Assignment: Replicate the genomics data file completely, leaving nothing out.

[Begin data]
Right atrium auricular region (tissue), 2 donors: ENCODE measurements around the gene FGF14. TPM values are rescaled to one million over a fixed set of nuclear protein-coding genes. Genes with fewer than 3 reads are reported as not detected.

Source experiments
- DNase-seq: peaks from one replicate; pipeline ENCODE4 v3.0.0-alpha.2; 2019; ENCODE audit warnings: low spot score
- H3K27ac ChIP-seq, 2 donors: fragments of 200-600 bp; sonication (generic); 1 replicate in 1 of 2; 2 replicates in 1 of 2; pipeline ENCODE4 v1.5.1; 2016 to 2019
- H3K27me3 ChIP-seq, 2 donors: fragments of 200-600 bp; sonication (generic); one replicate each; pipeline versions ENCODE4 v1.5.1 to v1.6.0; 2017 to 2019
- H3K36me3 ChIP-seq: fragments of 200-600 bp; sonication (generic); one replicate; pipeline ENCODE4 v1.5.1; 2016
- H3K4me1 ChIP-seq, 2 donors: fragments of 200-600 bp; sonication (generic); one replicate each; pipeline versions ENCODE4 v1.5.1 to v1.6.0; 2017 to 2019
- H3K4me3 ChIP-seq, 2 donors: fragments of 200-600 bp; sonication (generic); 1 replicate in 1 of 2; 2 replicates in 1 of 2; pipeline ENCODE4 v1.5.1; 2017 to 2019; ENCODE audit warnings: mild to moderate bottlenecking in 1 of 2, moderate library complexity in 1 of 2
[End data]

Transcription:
Right atrium auricular region (tissue), 2 donors: ENCODE measurements around the gene FGF14. TPM values are rescaled to one million over a fixed set of nuclear protein-coding genes. Genes with fewer than 3 reads are reported as not detected.

Source experiments
- DNase-seq: peaks from one replicate; pipeline ENCODE4 v3.0.0-alpha.2; 2019; ENCODE audit warnings: low spot score
- H3K27ac ChIP-seq, 2 donors: fragments of 200-600 bp; sonication (generic); 1 replicate in 1 of 2; 2 replicates in 1 of 2; pipeline ENCODE4 v1.5.1; 2016 to 2019
- H3K27me3 ChIP-seq, 2 donors: fragments of 200-600 bp; sonication (generic); one replicate each; pipeline versions ENCODE4 v1.5.1 to v1.6.0; 2017 to 2019
- H3K36me3 ChIP-seq: fragments of 200-600 bp; sonication (generic); one replicate; pipeline ENCODE4 v1.5.1; 2016
- H3K4me1 ChIP-seq, 2 donors: fragments of 200-600 bp; sonication (generic); one replicate each; pipeline versions ENCODE4 v1.5.1 to v1.6.0; 2017 to 2019
- H3K4me3 ChIP-seq, 2 donors: fragments of 200-600 bp; sonication (generic); 1 replicate in 1 of 2; 2 replicates in 1 of 2; pipeline ENCODE4 v1.5.1; 2017 to 2019; ENCODE audit warnings: mild to moderate bottlenecking in 1 of 2, moderate library complexity in 1 of 2